When the Berlin Wall fell 25 years ago, a lot was made of what the unification would bring to East Berlin. But one artist, Christof Zwiener, wondered about what was already there that would no longer have a purpose, like flag posts and party symbols.
Among the everyday objects that he has since turned into art is a former guard house. It has become both a piece of art and an exhibition space. The biggest surprise: its home is in Los Angeles.
The former guard house used to stand in front of the GDR state-controlled news service ADN in East Berlin. Zwiener saved it from the junk yard.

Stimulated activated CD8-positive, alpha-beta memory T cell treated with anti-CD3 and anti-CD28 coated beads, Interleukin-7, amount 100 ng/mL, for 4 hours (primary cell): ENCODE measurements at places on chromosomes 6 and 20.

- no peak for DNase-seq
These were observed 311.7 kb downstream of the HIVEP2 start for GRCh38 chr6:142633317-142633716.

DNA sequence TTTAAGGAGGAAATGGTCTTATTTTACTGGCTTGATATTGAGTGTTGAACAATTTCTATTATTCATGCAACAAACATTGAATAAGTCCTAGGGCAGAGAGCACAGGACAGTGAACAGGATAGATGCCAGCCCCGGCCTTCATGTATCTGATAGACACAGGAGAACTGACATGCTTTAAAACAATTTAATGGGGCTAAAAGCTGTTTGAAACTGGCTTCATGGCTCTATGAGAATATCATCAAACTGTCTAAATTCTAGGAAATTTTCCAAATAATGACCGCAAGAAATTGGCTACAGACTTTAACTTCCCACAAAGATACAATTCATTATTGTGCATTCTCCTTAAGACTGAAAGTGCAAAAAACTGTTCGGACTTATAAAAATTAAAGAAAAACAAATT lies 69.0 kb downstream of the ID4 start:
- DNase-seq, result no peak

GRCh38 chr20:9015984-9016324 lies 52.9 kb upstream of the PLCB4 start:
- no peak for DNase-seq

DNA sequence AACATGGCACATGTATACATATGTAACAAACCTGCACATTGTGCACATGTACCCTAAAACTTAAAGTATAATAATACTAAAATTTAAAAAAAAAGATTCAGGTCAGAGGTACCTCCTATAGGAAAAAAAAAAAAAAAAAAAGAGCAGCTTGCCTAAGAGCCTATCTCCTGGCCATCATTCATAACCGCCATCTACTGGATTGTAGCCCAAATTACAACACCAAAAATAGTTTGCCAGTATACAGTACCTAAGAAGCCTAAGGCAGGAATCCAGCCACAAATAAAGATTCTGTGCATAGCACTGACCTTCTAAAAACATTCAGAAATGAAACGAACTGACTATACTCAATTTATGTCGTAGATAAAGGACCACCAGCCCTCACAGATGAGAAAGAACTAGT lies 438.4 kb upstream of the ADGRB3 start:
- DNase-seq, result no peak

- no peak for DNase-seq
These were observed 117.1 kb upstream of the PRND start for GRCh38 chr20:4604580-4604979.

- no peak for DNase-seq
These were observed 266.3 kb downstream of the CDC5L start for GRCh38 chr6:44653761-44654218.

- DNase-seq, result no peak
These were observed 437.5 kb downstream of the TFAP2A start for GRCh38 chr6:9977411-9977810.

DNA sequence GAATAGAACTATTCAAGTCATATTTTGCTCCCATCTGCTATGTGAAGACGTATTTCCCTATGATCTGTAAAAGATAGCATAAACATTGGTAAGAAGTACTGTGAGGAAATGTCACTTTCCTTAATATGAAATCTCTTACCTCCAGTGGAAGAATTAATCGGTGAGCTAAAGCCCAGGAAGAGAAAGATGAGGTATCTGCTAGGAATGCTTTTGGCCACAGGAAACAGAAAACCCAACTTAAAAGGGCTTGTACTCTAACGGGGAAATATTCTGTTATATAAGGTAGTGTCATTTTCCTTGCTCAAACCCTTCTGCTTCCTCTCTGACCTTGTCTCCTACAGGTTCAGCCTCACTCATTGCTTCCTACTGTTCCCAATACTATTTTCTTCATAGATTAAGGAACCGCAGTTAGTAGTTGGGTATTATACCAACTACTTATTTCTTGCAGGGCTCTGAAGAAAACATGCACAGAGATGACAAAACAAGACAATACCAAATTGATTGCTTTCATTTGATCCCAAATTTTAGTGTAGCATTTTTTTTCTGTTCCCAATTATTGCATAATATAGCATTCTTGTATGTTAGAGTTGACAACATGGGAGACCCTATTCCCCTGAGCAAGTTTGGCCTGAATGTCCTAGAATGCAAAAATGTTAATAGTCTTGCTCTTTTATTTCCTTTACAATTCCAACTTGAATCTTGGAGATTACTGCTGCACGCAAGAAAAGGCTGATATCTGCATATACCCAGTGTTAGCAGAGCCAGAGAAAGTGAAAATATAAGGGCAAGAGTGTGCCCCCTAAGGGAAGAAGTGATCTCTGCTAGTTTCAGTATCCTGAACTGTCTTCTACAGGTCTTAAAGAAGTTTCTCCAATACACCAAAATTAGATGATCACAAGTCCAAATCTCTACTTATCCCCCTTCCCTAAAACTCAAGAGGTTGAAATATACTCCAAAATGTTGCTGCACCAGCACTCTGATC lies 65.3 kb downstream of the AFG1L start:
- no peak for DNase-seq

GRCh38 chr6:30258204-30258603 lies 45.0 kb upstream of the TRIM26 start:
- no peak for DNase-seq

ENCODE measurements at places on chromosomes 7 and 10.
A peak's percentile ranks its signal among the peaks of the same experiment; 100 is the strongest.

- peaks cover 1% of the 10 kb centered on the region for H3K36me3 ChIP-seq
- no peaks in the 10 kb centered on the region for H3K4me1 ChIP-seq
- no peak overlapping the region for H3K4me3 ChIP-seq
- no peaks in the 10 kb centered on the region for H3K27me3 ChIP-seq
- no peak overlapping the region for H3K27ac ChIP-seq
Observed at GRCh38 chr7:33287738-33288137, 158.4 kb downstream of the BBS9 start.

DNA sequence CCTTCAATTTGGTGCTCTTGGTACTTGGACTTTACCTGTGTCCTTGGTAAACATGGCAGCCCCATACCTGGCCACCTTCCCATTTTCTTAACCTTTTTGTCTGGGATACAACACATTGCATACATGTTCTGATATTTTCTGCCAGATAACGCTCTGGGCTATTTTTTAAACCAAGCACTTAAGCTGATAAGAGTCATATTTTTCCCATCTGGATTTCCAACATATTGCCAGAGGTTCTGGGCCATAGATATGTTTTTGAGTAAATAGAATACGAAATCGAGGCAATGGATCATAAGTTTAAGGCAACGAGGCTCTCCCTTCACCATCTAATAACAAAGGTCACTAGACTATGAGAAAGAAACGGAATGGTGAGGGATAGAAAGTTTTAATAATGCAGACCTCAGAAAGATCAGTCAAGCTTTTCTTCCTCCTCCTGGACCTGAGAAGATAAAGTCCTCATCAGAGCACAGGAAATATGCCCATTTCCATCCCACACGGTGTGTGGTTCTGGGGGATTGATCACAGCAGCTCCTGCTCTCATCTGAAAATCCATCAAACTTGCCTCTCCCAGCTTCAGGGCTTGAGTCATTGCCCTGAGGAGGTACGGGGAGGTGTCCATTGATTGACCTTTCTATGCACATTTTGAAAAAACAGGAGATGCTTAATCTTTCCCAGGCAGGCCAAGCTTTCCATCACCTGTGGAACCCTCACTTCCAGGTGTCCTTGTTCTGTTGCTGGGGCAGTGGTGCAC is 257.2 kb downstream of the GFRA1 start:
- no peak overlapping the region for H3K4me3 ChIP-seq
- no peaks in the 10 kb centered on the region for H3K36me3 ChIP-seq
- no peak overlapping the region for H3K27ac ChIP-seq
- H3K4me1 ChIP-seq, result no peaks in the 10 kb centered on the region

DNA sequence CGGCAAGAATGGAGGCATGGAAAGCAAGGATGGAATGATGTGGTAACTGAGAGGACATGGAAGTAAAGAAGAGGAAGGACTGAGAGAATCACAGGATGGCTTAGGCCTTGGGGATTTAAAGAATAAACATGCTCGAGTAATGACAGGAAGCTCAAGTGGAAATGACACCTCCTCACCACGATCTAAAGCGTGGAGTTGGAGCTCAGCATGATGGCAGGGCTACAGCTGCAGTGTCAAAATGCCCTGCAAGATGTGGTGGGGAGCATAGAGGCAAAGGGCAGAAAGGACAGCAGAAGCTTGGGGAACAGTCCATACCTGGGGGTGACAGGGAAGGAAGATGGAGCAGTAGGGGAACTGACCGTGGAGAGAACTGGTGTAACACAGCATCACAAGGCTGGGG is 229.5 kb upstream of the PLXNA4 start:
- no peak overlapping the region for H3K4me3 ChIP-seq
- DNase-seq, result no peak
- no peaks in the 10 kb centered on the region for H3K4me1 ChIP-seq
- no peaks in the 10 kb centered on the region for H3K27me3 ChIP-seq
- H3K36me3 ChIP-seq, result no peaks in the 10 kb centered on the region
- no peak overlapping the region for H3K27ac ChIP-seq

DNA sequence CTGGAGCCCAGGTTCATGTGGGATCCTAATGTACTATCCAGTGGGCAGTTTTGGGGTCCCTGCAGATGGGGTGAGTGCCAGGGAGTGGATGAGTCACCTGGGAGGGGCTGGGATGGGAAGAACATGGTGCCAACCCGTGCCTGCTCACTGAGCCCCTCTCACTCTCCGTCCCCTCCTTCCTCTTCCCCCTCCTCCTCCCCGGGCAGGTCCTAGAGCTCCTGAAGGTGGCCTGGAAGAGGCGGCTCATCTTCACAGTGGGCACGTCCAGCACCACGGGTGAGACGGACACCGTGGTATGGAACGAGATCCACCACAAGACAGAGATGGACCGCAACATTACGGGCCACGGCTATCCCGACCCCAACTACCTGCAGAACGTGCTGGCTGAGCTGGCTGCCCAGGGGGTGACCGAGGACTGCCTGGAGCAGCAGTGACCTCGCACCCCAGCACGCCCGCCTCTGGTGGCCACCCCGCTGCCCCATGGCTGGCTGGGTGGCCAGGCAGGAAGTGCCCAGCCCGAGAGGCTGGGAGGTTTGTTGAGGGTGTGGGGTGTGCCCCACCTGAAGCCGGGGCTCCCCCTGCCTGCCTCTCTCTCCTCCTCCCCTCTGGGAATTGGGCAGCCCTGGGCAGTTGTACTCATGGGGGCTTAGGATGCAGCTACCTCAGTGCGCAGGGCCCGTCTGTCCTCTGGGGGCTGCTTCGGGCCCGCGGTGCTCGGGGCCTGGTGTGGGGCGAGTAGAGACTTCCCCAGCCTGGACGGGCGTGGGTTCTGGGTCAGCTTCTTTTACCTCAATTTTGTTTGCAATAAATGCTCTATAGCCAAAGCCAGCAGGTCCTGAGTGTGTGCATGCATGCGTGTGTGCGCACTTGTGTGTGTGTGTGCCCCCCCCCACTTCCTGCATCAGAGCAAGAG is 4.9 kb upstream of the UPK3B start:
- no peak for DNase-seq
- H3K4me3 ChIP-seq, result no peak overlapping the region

Since arriving in Los Angeles a few weeks ago, the guard house has been displayed in different installations around the city. Zwiener transformed it into a showroom for several art installations in Berlin. He says: "Instead of a guard in the house. There's art in the house!"
Why did it come to Los Angeles? Justin Jampol heard about the project. He is founder and director of the Wende Museum, an archive and research institution based in Culver City that focuses on former Eastern bloc countries. Constantly looking for GDR artifacts, the guard house concept - with its themes of media and surveillance - fascinated Jampol immediately.
The historian arranged for the guard house to come to Los Angeles and Zwiener decided to give it to the Wende Museum on permanent loan. The artist is happy that the guard house will be retiring under palm trees after enduring snow and frost for many years.Original